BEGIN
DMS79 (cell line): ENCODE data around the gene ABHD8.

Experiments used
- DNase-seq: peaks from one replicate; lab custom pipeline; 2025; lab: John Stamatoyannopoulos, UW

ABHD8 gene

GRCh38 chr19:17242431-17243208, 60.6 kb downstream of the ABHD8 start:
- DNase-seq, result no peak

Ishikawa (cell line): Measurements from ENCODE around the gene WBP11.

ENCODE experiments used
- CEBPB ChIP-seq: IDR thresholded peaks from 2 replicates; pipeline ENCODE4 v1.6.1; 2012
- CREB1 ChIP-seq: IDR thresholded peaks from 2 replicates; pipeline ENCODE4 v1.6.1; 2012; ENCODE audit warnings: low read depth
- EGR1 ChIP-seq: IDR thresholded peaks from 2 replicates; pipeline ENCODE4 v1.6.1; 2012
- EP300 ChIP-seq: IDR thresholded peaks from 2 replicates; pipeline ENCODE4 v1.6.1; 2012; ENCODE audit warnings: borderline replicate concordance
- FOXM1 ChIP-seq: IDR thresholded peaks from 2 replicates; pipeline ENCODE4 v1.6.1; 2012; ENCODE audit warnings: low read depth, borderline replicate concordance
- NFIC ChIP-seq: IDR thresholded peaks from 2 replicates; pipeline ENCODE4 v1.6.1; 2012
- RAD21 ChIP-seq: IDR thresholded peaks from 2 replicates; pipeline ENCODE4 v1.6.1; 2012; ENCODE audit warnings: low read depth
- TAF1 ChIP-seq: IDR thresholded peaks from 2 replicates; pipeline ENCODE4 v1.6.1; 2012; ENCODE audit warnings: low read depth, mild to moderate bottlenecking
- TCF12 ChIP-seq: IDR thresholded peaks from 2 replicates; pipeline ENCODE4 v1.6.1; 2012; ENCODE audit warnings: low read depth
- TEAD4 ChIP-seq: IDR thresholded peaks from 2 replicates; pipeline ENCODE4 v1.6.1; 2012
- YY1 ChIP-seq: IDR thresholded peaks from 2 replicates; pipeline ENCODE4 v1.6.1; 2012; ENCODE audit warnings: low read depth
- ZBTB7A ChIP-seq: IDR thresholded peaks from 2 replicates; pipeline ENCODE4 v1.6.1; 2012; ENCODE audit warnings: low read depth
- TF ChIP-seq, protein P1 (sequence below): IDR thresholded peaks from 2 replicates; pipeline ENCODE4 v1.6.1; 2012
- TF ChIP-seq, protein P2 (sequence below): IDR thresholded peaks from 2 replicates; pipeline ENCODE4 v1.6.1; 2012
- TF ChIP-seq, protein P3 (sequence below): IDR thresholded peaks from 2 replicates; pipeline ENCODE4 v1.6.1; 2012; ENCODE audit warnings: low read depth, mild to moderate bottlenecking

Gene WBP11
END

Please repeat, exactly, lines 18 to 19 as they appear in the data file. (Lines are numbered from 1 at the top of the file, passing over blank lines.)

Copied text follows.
- TEAD4 ChIP-seq: IDR thresholded peaks from 2 replicates; pipeline ENCODE4 v1.6.1; 2012
- YY1 ChIP-seq: IDR thresholded peaks from 2 replicates; pipeline ENCODE4 v1.6.1; 2012; ENCODE audit warnings: low read depth